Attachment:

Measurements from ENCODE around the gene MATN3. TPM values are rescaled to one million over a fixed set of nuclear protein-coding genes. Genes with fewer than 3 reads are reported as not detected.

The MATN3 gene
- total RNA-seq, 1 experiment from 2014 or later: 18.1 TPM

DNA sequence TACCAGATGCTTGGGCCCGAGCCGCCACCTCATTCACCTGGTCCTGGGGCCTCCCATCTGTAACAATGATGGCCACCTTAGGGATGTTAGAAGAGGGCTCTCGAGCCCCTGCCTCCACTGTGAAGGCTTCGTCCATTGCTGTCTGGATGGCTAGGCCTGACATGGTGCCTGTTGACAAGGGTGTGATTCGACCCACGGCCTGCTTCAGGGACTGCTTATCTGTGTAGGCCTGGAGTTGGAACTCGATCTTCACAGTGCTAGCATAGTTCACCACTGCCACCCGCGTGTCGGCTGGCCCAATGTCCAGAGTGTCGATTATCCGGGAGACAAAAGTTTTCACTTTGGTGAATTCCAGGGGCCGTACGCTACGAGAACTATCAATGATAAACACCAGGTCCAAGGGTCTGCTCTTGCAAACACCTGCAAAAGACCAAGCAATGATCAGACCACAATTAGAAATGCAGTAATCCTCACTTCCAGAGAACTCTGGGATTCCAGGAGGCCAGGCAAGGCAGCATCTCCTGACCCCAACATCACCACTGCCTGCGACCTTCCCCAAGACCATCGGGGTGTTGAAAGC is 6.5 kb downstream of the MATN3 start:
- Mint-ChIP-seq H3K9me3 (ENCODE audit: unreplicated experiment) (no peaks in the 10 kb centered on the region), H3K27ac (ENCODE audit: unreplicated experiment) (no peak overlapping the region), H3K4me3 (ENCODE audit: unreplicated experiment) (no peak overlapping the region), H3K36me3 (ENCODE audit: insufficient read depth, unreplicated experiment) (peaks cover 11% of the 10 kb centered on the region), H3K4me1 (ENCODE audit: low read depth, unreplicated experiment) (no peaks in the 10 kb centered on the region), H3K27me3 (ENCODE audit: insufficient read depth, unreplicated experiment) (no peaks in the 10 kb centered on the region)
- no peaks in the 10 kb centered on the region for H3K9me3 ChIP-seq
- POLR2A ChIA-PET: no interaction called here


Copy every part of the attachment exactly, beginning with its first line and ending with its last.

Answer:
Measurements from ENCODE around the gene MATN3. TPM values are rescaled to one million over a fixed set of nuclear protein-coding genes. Genes with fewer than 3 reads are reported as not detected.

The MATN3 gene
- total RNA-seq, 1 experiment from 2014 or later: 18.1 TPM

DNA sequence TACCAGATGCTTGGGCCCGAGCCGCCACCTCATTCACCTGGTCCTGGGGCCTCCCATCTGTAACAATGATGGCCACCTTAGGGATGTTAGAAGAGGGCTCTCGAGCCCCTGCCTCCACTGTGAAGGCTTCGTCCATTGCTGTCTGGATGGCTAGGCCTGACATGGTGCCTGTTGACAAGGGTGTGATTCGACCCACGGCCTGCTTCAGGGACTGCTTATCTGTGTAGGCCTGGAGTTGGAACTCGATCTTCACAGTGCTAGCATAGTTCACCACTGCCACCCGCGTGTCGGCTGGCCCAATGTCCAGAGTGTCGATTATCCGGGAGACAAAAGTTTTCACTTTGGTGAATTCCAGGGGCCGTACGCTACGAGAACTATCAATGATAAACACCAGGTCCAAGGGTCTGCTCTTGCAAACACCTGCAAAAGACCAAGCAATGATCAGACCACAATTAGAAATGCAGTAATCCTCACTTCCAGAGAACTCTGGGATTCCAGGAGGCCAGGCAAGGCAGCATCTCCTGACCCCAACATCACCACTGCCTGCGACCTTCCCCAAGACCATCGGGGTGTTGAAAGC is 6.5 kb downstream of the MATN3 start:
- Mint-ChIP-seq H3K9me3 (ENCODE audit: unreplicated experiment) (no peaks in the 10 kb centered on the region), H3K27ac (ENCODE audit: unreplicated experiment) (no peak overlapping the region), H3K4me3 (ENCODE audit: unreplicated experiment) (no peak overlapping the region), H3K36me3 (ENCODE audit: insufficient read depth, unreplicated experiment) (peaks cover 11% of the 10 kb centered on the region), H3K4me1 (ENCODE audit: low read depth, unreplicated experiment) (no peaks in the 10 kb centered on the region), H3K27me3 (ENCODE audit: insufficient read depth, unreplicated experiment) (no peaks in the 10 kb centered on the region)
- no peaks in the 10 kb centered on the region for H3K9me3 ChIP-seq
- POLR2A ChIA-PET: no interaction called here